“Thick regions of the body, such as the forehead, arms and legs, barely pass visible or near-infrared light, which makes measuring oxygenation at these locations really challenging,” the researchers said.

The new sensor, described in the journal PNAS, is built of an array of alternating red and near-infrared organic LEDs and organic photodiodes printed on a flexible material.

The team used the sensor to track the overall blood-oxygen levels on the forehead of a volunteer who breathed air with progressively lower concentrations of oxygen — similar to going up in altitude — and found that it matched those using a standard fingertip oximeter.

They also used the sensor to map blood-oxygen levels in a three-by-three grid on the forearm of a volunteer wearing a pressure cuff.

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The Importance of Strength Training

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Strength Training

Strength training as a form of exercise gets little to no attention compared to cardiovascular training.Most people know that walking or riding their bike is an essential part of maintaining good health; strength training is often acknowledged as a beneficial thing to do for optimal health, but not essential enough to regularly incorporate into their exercise routine.

Strength training, by definition, is a concerted effort to use resistance or weights to work a muscle group.Many people falsely believe that being active, such as standing and moving during a shift at work, or doing house work, is enough effort to keep muscles healthy and strong.Being active is beneficial to the body, but it takes a focused effort to work muscles by either using weights, or your own body weight, to get the benefits of strength training.

The benefits of strength training are much too important to omit when committing to a healthy lifestyle, and many of these benefits cannot be accomplished with cardiovascular training alone.A well-designed strength-training program can provide the following benefits…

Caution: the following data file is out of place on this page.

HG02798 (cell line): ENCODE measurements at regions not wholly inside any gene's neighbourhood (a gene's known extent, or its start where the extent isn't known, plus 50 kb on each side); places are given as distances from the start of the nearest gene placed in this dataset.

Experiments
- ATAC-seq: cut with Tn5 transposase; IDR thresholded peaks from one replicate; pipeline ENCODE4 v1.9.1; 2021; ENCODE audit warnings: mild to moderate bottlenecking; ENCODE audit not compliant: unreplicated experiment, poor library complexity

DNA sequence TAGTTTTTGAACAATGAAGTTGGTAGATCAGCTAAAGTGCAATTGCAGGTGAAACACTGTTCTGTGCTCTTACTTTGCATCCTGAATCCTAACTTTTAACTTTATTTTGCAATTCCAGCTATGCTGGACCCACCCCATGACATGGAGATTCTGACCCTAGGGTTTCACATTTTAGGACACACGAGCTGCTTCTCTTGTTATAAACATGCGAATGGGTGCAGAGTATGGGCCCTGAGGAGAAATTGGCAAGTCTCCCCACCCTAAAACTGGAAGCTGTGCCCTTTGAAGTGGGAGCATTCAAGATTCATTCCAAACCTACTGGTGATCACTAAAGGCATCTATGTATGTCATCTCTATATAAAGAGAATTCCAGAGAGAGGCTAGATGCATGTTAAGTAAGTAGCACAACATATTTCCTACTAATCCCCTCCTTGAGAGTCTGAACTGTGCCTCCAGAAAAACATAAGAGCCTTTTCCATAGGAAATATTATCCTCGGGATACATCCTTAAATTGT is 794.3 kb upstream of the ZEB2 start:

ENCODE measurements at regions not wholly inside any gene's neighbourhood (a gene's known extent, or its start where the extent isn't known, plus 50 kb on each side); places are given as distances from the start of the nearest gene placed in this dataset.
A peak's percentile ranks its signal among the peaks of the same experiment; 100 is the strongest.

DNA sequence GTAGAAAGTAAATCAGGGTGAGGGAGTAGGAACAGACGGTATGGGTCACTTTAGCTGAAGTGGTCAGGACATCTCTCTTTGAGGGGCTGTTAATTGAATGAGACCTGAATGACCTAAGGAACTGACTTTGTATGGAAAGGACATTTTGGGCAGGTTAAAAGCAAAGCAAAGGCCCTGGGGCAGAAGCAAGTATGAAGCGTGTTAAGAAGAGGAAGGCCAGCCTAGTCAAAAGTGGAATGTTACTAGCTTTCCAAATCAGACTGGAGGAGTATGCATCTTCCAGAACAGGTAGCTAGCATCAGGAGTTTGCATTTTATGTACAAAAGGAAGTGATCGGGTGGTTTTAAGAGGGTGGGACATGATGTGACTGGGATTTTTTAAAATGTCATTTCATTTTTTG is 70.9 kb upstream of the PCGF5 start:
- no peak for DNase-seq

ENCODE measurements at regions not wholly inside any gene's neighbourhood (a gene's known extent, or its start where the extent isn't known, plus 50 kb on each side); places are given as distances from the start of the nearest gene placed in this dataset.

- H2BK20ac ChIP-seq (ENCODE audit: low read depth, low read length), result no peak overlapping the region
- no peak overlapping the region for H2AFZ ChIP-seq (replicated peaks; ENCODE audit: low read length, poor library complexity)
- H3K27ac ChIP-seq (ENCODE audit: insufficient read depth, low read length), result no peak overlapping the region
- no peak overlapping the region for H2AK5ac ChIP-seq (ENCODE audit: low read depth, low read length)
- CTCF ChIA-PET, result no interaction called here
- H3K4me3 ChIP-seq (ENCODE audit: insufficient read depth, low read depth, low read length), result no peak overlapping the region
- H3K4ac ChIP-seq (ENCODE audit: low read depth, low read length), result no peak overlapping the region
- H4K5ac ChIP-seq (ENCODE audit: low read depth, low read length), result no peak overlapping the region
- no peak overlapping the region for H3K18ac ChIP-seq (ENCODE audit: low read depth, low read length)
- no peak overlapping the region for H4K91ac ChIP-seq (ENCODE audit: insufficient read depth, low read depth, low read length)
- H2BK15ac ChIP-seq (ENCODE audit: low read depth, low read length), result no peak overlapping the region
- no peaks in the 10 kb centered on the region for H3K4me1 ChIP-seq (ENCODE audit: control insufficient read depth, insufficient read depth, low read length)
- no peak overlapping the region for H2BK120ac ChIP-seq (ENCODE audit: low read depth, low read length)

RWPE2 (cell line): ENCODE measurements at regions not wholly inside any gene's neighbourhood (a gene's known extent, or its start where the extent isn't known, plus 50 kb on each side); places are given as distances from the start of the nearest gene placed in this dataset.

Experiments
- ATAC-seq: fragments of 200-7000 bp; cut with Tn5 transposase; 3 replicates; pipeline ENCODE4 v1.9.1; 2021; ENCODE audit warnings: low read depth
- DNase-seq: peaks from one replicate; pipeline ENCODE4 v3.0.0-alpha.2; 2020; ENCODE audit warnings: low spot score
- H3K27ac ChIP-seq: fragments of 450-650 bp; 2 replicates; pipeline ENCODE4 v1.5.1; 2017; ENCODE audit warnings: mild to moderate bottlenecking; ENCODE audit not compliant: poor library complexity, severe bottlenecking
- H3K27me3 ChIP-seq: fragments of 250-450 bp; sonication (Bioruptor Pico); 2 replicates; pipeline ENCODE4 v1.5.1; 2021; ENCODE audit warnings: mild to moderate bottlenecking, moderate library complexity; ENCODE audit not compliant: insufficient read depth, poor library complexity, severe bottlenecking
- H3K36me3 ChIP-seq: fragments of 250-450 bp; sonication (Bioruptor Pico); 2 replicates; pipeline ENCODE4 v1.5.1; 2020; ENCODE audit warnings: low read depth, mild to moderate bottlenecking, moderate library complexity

Smile Verma
Fitness&Nutritoon expert.

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Smokers with diabetes more at risk of early death : Study

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New York, Nov 23 : Heavy smokers with diabetes may be at double the risk of facing an early death, a study led by an Indian-origin researcher has found.

Diabetes is a chronic illness in which there are high levels of glucose in the blood. People with diabetes may also be at risk for numerous other health complications.

“The study found that diabetes doubles the risk for all-cause mortality and non-lung cancer mortality among heavy smokers,” said Kavita Garg, Professor at the University of Colorado-Denver, in the US.

In the study, nearly 13 per cent of patients with diabetes died as compared to 6.8 per cent of patients without diabetes.

Participants with diabetes tended to be older, reported more pack-years of smoking, and had a higher BMI than those without diabetes.

In addition, the study also found that women with diabetes have an increased risk of lung-cancer mortality.

However, the same effect was not found in men, the researchers observed.

For the study, Garg and colleagues conducted an analysis on 53,454 participants from US on the relative risk for overall mortality, lung cancer mortality, and non-lung cancer mortality associated with diabetes.

Over the course of the study, there were 3,936 total deaths, including 1,021 from lung cancer and 826 from non-lung cancers.

Garg emphasised that smokers should undergo lung cancer screening as well control their diabetes.

“Patients have to take care of their diabetes to maximise the benefit of CT screening for lung cancer. It truly makes a magnitude of difference in mortality risk,” Garg noted.

The study will be presented at the annual meeting of the Radiological Society of North America (RSNA) in Chicago, US